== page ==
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Inequality is up, way up

From Reuters:

The analysis found that inequality has risen not just in plutocratic hubs such as Wall Street and Silicon Valley, but also in virtually every corner of the world’s richest nation:

  • Inequality has increased in 49 of 50 states since 1989.
  • The poverty rate increased in 43 states, most sharply in Nevada, ravaged by the housing bust, and in Indiana, which saw a rise in low-paying jobs.
  • Twenty-eight states saw all three metrics of socioeconomic well-being worsen. There, inequality and poverty rose and median income fell.
  • In all 50 states, the richest 20 percent of households made far greater income gains than any other quintile – up 12 percent nationally.
  • Income for the median household – in the very middle – fell in 28 states, with Michigan and Connecticut leading the way.
  • The five largest increases in inequality all were in New England: Connecticut first, followed by Massachusetts, New Hampshire, Rhode Island and Vermont. The decline in manufacturing jobs hit New England’s poor and middle hard, while the highly educated benefited from expansion in the biotech and finance industries.
  • The only state that didn’t see a rise in inequality: Mississippi, which had an insignificant dip. The Magnolia State was one of the few to post a drop in poverty and a rise in income, but it still ranks worst in the nation on both counts.
By |2012-12-19T06:50:31-04:00December 19th, 2012|Economy|Comments Off on Inequality is up, way up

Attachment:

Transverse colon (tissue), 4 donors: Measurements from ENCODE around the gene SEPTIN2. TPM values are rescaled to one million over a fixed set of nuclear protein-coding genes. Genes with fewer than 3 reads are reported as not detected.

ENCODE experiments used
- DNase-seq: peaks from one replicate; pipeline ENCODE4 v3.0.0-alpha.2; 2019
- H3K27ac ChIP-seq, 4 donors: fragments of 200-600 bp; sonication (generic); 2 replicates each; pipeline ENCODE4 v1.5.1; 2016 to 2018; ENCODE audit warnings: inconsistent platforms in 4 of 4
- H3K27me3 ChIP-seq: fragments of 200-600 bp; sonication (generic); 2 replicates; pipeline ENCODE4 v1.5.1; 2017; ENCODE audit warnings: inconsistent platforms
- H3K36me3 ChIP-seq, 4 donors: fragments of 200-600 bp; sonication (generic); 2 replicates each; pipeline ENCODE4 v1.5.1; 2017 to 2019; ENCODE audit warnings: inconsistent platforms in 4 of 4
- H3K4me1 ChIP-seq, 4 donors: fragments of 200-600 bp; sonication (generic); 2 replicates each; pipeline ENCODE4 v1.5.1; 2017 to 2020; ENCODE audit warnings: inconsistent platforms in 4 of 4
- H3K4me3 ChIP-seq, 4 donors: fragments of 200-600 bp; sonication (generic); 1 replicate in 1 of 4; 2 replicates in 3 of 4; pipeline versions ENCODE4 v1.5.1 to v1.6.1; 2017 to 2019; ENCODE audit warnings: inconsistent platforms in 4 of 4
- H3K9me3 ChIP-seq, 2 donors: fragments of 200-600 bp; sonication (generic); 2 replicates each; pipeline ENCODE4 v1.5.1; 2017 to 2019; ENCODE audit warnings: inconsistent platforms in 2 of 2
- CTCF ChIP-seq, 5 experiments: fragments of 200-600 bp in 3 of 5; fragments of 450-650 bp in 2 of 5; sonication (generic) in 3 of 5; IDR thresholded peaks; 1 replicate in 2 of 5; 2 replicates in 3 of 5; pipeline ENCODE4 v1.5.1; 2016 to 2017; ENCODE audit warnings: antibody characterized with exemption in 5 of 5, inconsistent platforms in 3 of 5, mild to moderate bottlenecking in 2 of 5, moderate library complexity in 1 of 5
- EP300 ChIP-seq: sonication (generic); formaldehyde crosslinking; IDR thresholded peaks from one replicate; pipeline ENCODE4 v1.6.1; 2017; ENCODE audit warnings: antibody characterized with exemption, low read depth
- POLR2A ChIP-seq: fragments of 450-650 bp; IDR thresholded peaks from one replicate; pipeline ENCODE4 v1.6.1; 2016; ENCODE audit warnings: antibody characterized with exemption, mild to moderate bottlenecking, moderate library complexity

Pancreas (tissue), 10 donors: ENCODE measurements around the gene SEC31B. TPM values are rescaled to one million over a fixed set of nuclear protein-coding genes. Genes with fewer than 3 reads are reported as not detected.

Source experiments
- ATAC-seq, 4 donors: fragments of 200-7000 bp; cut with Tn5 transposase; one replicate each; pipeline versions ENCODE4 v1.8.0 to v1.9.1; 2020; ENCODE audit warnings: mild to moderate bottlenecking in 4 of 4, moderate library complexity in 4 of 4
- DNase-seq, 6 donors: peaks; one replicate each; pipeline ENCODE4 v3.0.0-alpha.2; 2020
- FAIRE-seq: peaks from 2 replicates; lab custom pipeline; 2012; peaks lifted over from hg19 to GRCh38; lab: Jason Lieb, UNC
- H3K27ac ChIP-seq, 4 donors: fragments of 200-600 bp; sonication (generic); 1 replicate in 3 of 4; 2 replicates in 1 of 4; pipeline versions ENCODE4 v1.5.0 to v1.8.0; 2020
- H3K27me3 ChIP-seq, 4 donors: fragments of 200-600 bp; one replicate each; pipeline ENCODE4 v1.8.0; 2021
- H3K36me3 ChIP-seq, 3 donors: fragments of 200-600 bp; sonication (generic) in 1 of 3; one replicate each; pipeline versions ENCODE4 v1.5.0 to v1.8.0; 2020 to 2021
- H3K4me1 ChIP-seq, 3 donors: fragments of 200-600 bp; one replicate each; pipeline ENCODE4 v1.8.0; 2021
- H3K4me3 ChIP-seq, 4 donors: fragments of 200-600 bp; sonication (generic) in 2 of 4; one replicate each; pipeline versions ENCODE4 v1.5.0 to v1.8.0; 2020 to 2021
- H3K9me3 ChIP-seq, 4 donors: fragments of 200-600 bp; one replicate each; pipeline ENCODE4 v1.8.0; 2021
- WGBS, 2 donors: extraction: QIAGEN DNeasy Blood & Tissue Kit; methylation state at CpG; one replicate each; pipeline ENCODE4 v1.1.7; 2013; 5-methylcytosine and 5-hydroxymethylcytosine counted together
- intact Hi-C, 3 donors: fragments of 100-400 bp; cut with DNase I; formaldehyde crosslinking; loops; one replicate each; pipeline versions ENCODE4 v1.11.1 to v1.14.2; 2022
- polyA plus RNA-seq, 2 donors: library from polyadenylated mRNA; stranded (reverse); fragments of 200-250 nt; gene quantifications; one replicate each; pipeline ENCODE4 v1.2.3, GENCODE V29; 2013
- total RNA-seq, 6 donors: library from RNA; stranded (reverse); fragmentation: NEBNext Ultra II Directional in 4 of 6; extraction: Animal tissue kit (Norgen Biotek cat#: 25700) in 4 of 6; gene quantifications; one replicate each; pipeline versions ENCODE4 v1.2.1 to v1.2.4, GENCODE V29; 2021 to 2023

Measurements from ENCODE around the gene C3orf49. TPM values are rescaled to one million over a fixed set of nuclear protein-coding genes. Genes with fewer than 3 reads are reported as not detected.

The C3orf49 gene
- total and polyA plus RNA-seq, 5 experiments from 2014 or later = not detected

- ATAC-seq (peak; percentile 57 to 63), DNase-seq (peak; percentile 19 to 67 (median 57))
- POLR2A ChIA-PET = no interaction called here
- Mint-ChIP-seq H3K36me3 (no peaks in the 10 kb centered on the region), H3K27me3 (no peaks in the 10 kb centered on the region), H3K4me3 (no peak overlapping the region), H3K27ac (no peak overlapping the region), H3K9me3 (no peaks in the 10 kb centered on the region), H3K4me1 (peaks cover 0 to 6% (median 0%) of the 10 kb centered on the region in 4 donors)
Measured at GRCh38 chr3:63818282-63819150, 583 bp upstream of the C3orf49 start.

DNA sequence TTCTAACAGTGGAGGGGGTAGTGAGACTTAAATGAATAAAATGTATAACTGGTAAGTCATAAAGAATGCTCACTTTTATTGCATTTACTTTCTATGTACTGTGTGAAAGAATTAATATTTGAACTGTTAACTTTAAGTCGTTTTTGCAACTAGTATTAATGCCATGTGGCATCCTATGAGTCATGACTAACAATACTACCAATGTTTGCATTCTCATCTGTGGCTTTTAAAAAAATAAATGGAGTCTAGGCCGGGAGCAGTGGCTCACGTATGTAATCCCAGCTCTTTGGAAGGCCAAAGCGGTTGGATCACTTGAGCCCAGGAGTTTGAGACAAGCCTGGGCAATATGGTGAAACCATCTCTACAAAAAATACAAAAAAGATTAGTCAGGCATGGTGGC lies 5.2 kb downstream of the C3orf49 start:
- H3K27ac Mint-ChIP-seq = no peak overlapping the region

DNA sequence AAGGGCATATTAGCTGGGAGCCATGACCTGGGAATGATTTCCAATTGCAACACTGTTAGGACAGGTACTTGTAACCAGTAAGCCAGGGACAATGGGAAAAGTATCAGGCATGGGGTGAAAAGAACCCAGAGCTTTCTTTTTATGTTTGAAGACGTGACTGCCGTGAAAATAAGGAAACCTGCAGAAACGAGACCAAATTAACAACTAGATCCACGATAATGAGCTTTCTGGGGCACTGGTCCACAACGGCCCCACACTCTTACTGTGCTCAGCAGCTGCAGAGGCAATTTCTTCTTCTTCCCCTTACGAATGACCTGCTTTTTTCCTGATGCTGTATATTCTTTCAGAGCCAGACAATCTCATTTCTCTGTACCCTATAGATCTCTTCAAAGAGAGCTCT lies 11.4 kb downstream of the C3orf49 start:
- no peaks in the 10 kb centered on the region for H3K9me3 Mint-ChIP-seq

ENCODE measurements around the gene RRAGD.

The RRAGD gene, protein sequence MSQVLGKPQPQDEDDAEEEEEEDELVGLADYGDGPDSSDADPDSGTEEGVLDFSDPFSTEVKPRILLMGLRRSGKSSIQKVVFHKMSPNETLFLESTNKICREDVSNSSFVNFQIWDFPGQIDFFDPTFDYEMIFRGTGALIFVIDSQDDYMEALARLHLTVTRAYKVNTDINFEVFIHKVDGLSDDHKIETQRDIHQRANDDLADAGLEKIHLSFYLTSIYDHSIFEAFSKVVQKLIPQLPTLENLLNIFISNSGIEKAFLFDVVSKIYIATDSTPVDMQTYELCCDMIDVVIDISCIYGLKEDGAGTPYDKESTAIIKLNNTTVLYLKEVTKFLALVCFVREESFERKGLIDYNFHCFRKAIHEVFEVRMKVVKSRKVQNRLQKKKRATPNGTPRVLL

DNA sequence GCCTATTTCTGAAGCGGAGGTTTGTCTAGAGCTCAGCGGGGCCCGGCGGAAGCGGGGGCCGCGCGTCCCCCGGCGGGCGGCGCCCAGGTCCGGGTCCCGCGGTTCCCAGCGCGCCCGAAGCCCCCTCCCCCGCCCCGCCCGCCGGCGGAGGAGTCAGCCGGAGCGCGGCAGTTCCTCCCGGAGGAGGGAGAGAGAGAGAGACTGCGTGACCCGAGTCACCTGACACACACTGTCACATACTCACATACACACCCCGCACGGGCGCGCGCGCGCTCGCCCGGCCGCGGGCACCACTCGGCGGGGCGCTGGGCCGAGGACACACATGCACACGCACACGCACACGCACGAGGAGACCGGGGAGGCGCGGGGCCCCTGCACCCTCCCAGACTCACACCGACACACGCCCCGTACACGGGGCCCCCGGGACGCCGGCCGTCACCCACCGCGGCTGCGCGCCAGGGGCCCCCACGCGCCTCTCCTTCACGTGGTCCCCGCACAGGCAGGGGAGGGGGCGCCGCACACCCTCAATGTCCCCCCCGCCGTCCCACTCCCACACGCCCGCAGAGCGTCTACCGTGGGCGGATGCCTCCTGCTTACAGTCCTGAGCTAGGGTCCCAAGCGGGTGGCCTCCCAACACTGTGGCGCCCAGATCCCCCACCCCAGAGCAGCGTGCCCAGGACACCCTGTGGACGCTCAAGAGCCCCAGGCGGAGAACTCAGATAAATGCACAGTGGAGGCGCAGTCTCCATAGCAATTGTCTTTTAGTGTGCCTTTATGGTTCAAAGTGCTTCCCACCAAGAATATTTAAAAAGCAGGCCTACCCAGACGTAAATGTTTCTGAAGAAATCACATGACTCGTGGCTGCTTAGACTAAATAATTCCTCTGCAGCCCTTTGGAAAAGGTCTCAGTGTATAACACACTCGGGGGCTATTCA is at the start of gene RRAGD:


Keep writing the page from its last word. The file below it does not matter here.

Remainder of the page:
Odd numbers

One of my frequent conservative commenters said this, “The federal tax burden on the economy is $36,000 for a family of 4.” $36,000? Wow, that’s a lot of money. Let’s look at this number.

First of all, I’m not sure where this number comes from. I suspect that comes from the Tax Foundation, which is an anti-tax group has been around for over 70 years. They’ve been known to play with numbers before. The Center for Policy and Budget Priorities looked at their methodology and found it to be flawed.

According to the U.S. Census (they have two different surveys to calculate median income) the average American household in 2008 made $50,303 (CPS numbers). Using the number 36,000, this would mean that the average American household would have only $14,000 to pay state and local taxes and live off of per year. There’s no way that this is accurate. Now, it may be that we’re not comparing apples to apples. In 2007, federal, state and local taxes added up to approximately $3.8 trillion. That’s 27% of our gross domestic product. If we get out the calculator that equals approximately $13,000 per person. The effective tax rate for Americans in the middle quintile was 14.2% in 2006. If we get our handy dandy calculator, remembering that we’re using a 2006 tax rate and 2008 income, we get the average federal tax for the average American household to be $7042. That’s a whole lot less than $36,000. There is no way the average family of 4 making $50,303 pays $36,000. This number is wrong or I simply don’t understand the quote.

By |2010-04-06T09:00:58-04:00April 6th, 2010|Economy|Comments Off on Odd numbers
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